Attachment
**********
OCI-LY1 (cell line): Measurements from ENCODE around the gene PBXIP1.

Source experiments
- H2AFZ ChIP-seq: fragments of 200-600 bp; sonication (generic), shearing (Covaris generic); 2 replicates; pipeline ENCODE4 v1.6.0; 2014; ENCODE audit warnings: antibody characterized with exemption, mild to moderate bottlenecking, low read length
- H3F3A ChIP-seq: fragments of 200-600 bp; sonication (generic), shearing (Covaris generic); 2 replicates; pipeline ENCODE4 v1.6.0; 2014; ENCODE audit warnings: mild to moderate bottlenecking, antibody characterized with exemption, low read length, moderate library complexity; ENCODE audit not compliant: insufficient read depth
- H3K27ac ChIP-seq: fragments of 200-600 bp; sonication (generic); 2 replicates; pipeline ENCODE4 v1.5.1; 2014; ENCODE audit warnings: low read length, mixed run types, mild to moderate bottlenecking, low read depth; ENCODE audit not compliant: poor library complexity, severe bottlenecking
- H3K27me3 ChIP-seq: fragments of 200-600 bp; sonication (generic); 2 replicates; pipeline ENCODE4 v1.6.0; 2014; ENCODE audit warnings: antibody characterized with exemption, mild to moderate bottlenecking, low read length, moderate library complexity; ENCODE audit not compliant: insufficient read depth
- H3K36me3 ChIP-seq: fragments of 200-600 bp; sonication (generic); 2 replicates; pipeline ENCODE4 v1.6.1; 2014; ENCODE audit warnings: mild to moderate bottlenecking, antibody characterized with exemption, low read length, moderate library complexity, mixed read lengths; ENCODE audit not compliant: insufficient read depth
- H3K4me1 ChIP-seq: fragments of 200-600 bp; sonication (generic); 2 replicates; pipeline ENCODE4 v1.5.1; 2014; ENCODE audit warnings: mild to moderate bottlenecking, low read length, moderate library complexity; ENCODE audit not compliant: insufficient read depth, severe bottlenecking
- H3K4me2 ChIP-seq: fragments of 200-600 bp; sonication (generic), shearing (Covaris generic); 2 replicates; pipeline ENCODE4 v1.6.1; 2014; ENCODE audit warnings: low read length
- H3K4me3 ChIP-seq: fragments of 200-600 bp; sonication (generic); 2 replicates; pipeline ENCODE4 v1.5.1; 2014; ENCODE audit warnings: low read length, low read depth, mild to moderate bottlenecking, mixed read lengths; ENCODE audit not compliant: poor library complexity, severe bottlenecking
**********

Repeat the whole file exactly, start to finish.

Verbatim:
OCI-LY1 (cell line): Measurements from ENCODE around the gene PBXIP1.

Source experiments
- H2AFZ ChIP-seq: fragments of 200-600 bp; sonication (generic), shearing (Covaris generic); 2 replicates; pipeline ENCODE4 v1.6.0; 2014; ENCODE audit warnings: antibody characterized with exemption, mild to moderate bottlenecking, low read length
- H3F3A ChIP-seq: fragments of 200-600 bp; sonication (generic), shearing (Covaris generic); 2 replicates; pipeline ENCODE4 v1.6.0; 2014; ENCODE audit warnings: mild to moderate bottlenecking, antibody characterized with exemption, low read length, moderate library complexity; ENCODE audit not compliant: insufficient read depth
- H3K27ac ChIP-seq: fragments of 200-600 bp; sonication (generic); 2 replicates; pipeline ENCODE4 v1.5.1; 2014; ENCODE audit warnings: low read length, mixed run types, mild to moderate bottlenecking, low read depth; ENCODE audit not compliant: poor library complexity, severe bottlenecking
- H3K27me3 ChIP-seq: fragments of 200-600 bp; sonication (generic); 2 replicates; pipeline ENCODE4 v1.6.0; 2014; ENCODE audit warnings: antibody characterized with exemption, mild to moderate bottlenecking, low read length, moderate library complexity; ENCODE audit not compliant: insufficient read depth
- H3K36me3 ChIP-seq: fragments of 200-600 bp; sonication (generic); 2 replicates; pipeline ENCODE4 v1.6.1; 2014; ENCODE audit warnings: mild to moderate bottlenecking, antibody characterized with exemption, low read length, moderate library complexity, mixed read lengths; ENCODE audit not compliant: insufficient read depth
- H3K4me1 ChIP-seq: fragments of 200-600 bp; sonication (generic); 2 replicates; pipeline ENCODE4 v1.5.1; 2014; ENCODE audit warnings: mild to moderate bottlenecking, low read length, moderate library complexity; ENCODE audit not compliant: insufficient read depth, severe bottlenecking
- H3K4me2 ChIP-seq: fragments of 200-600 bp; sonication (generic), shearing (Covaris generic); 2 replicates; pipeline ENCODE4 v1.6.1; 2014; ENCODE audit warnings: low read length
- H3K4me3 ChIP-seq: fragments of 200-600 bp; sonication (generic); 2 replicates; pipeline ENCODE4 v1.5.1; 2014; ENCODE audit warnings: low read length, low read depth, mild to moderate bottlenecking, mixed read lengths; ENCODE audit not compliant: poor library complexity, severe bottlenecking